House Agricultural Committee plants seeds for regulating organic food safety

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BY BRIDGET MACDONALD – MEDILL NEWS SERVICE

In the wake of a succession of food safety scares over the past few years involving the likes of tomatoes, spinach and peanuts, the House Agricultural Committee is taking a preemptive strike against food contamination in the expanding field of organic production.

The subcommittee on Horticulture and Organic Agriculture convened for a hearing Thursday to discuss strategies and standards for preventing, monitoring and controlling potential food safety hazards in this quickly expanding agricultural sector.

Although organic foods are generally perceived as being healthier than conventional foods because pesticides and herbicides are not used in their production, the industry is not immune from the potential hazards of large-scale, commercial distribution.

Within an industrial food system, where the journey from field to plate is interrupted by numerous pit stops, safety issues related to storage, handling and processing can trump responsible cultivation techniques.

The range of testimonials at Thursday’s hearing, from representatives at the Food and Drug Administration, the Agricultural Marketing Service and the U.S. Department of Agriculture, provided an indication of the compartmentalization that has led to cracks in the regulatory system.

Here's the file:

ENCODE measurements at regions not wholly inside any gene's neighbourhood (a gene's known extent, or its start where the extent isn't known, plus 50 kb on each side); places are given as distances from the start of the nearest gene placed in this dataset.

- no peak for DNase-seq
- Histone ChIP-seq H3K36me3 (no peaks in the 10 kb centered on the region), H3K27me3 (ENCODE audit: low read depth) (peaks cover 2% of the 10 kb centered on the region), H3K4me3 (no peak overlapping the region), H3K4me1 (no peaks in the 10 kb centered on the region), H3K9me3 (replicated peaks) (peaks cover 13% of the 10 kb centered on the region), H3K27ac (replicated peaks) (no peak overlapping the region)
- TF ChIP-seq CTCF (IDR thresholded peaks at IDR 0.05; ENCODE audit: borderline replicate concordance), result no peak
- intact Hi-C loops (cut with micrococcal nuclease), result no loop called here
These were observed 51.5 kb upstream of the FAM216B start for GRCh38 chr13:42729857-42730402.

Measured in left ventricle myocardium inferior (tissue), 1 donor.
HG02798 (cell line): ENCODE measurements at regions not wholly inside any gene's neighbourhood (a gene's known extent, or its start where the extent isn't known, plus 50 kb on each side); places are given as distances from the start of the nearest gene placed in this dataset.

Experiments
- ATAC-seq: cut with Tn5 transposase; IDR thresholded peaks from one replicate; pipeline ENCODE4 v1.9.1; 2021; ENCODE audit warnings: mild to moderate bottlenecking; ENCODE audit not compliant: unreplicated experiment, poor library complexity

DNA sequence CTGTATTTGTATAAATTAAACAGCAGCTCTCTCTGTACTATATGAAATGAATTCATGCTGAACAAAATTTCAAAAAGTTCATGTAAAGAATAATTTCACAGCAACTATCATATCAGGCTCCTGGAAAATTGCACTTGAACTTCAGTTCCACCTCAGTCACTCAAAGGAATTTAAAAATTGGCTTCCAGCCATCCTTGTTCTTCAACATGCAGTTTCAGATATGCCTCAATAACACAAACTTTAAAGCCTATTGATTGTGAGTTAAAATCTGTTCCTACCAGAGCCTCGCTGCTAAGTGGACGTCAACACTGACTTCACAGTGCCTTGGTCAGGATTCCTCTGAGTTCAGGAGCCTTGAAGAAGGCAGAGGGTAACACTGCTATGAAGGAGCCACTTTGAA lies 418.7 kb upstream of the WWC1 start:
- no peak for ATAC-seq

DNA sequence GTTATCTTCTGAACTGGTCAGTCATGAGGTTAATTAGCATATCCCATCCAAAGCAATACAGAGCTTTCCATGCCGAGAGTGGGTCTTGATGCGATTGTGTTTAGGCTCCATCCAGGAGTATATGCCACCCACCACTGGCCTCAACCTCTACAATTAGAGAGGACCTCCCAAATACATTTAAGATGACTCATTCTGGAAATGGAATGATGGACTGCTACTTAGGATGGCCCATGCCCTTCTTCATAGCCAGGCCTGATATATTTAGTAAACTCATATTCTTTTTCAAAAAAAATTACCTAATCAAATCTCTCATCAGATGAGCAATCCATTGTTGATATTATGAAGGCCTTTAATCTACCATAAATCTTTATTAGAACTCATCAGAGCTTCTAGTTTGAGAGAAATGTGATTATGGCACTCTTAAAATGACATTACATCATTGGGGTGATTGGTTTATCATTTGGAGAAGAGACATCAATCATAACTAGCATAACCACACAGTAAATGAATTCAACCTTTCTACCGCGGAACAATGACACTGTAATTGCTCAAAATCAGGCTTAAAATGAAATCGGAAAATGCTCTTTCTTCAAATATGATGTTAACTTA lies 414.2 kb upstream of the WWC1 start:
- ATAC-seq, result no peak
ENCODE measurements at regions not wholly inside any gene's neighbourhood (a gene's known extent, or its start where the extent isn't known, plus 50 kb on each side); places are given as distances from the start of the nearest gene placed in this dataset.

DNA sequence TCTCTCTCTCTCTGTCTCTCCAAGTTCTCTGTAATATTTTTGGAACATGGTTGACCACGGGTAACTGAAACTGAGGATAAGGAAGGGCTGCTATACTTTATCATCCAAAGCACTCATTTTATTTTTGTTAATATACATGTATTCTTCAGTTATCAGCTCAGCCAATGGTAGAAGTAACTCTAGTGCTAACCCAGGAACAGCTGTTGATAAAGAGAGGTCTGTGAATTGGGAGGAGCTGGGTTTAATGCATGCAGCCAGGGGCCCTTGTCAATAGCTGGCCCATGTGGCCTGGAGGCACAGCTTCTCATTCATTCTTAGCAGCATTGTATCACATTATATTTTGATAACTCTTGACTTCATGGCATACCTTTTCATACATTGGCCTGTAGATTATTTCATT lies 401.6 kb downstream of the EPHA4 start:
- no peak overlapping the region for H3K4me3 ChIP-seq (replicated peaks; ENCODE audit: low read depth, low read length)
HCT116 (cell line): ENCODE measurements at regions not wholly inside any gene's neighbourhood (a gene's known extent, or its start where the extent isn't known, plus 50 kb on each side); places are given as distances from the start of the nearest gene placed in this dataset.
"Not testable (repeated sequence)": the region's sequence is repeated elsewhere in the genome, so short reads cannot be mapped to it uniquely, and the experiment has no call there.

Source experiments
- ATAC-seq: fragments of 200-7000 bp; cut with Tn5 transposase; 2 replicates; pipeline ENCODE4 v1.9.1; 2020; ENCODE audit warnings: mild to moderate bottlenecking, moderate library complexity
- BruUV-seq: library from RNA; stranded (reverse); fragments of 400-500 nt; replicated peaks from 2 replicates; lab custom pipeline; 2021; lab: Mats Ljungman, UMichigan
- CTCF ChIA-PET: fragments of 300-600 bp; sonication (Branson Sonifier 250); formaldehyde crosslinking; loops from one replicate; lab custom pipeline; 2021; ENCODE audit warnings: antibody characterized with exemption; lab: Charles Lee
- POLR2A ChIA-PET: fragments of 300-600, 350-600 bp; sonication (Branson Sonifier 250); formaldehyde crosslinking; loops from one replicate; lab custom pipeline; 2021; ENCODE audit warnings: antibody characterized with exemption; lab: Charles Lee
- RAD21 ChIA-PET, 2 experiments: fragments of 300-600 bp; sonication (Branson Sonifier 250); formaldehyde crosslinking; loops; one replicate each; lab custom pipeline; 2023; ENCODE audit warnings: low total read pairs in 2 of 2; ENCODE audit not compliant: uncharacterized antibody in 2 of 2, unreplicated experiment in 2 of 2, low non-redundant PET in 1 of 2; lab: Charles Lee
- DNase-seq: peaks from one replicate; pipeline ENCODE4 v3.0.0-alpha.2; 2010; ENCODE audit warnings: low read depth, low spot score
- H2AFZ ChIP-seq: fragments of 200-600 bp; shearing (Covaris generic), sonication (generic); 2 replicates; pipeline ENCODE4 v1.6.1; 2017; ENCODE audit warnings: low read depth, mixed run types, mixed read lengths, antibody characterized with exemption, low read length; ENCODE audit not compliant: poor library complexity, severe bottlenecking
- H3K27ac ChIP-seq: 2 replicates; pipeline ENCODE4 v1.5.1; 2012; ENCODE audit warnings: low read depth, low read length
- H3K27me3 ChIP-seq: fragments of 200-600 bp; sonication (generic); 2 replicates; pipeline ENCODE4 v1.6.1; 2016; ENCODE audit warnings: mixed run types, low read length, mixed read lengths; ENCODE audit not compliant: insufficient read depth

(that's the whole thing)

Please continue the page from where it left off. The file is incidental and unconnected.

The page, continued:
Committee chairman Congressman Dennis Cardoza pointed out, “There are currently 15 different federal agencies tasked with monitoring the safety and security of our food supply.”

But given the number of different players with their hands in the food supply, there are inevitably competing interests at stake. Subcommittee Ranking Member Jean Schmidt of Ohio spoke to the likely head butting to come:

“I know many producers in my state have concerns about the FDA regulating on-farm activities. I share these concerns based on the recognition that while FDA has vast expertise regulating food processing, the agency has little expertise or infrastructure to fairly and effectively regulate farm production practices.”

Despite the challenge of finding common ground, the number of voices in the debate and the urgency of the dialogue is another indication that organics are poised to become a larger and more accessible component of the nation’s food supply.

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